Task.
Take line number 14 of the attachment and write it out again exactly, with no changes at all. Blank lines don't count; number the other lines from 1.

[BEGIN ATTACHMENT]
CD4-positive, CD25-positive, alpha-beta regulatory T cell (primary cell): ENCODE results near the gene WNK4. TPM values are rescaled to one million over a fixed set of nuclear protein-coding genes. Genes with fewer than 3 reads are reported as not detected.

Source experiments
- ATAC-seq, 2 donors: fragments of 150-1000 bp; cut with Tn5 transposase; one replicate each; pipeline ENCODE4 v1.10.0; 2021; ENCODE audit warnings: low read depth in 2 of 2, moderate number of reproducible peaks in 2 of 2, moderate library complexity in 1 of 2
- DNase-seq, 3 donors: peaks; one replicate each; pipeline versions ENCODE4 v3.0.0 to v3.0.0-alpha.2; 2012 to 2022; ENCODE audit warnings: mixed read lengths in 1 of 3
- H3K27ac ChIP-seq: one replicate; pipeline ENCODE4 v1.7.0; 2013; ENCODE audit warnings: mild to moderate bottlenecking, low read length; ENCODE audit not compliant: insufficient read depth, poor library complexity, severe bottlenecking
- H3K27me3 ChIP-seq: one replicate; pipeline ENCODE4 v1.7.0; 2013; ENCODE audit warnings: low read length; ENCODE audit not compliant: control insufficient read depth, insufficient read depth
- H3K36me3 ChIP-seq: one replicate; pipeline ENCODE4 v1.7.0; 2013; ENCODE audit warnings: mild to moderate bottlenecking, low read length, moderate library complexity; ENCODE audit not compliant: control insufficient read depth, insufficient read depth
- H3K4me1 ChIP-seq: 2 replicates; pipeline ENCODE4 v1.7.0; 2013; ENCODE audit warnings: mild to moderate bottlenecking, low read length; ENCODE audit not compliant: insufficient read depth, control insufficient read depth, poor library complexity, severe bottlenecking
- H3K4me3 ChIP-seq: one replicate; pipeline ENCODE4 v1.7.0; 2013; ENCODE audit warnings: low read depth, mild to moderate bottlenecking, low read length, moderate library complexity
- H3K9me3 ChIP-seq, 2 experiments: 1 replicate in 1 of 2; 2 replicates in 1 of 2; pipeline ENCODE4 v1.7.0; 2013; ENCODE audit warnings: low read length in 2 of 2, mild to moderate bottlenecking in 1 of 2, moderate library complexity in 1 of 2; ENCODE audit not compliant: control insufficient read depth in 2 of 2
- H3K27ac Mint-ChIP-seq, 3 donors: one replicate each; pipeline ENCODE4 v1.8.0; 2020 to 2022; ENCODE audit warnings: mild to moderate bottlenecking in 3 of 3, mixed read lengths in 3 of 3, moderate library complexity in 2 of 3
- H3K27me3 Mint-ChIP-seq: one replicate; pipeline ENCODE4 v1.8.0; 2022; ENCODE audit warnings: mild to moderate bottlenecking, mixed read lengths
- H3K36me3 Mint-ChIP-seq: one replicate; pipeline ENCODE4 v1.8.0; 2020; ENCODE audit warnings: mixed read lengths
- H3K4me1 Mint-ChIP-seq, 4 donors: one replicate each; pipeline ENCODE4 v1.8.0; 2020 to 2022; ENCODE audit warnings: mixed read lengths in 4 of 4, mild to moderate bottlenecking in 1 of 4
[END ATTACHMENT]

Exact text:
- H3K4me1 Mint-ChIP-seq, 4 donors: one replicate each; pipeline ENCODE4 v1.8.0; 2020 to 2022; ENCODE audit warnings: mixed read lengths in 4 of 4, mild to moderate bottlenecking in 1 of 4